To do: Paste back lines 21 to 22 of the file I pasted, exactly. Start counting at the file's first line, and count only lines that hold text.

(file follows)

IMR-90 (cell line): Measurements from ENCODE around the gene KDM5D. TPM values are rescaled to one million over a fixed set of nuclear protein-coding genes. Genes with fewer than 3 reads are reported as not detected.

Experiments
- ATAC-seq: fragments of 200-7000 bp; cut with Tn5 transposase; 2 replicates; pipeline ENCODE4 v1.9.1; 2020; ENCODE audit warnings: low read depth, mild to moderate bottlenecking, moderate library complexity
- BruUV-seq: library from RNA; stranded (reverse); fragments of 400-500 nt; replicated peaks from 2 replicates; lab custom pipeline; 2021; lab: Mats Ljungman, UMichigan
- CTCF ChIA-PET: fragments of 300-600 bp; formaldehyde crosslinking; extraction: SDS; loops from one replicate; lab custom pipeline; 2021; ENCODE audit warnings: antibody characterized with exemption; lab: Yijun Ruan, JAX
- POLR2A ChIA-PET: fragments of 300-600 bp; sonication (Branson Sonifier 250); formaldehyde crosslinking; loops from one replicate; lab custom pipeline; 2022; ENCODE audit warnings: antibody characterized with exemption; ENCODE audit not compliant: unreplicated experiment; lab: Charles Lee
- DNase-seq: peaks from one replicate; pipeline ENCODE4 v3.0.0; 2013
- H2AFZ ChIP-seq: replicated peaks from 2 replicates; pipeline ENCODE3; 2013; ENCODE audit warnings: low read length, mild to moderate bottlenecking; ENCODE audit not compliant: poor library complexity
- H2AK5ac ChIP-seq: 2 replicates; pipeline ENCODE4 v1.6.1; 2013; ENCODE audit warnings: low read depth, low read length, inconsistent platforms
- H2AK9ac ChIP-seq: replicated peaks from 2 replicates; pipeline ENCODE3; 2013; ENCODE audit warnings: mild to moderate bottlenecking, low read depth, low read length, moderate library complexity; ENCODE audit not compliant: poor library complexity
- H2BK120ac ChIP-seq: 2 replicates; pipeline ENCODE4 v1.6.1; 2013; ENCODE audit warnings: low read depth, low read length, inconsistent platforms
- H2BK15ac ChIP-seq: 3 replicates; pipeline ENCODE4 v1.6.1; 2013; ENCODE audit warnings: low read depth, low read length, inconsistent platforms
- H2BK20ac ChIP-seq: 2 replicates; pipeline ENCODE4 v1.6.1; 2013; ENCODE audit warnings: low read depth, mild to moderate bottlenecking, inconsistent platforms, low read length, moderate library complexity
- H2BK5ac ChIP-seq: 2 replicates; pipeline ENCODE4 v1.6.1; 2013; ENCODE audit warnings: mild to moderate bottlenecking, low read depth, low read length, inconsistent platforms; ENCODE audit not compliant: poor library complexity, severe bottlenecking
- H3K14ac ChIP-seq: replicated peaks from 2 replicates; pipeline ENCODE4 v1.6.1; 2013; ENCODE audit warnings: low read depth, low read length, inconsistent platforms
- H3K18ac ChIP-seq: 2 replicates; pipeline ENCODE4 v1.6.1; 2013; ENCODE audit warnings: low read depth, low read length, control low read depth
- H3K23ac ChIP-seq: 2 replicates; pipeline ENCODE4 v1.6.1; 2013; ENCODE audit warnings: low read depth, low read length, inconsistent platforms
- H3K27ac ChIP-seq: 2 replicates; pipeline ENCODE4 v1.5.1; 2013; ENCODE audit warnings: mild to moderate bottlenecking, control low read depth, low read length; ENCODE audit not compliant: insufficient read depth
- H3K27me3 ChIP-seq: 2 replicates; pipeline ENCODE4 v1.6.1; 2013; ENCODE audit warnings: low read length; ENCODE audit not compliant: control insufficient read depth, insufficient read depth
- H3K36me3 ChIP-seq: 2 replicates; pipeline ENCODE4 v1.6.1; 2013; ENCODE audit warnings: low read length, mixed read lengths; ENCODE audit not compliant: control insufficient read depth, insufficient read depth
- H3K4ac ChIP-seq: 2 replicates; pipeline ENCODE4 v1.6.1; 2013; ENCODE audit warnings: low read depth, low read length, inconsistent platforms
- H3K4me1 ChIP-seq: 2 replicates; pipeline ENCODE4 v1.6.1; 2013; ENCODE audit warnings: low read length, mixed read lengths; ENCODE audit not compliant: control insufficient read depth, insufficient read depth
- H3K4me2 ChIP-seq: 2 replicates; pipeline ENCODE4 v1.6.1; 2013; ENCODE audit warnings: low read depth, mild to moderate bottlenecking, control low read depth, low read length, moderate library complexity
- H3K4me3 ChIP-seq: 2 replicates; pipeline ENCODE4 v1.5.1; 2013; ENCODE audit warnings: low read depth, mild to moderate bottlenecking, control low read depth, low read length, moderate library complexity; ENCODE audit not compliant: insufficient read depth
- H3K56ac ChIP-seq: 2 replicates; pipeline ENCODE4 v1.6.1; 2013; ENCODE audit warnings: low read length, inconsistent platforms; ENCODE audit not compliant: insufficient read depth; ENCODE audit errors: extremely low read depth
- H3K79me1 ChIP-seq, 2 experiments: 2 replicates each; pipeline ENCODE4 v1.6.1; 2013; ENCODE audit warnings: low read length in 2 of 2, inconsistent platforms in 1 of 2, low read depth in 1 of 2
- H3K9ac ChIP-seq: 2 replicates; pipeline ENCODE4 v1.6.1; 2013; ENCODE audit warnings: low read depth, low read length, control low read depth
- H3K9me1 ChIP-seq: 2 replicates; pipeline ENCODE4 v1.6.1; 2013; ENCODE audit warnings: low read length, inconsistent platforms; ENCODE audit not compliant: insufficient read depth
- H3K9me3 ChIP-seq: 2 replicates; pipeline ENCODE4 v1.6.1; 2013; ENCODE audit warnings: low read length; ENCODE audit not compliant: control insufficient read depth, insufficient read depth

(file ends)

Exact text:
- H3K4ac ChIP-seq: 2 replicates; pipeline ENCODE4 v1.6.1; 2013; ENCODE audit warnings: low read depth, low read length, inconsistent platforms
- H3K4me1 ChIP-seq: 2 replicates; pipeline ENCODE4 v1.6.1; 2013; ENCODE audit warnings: low read length, mixed read lengths; ENCODE audit not compliant: control insufficient read depth, insufficient read depth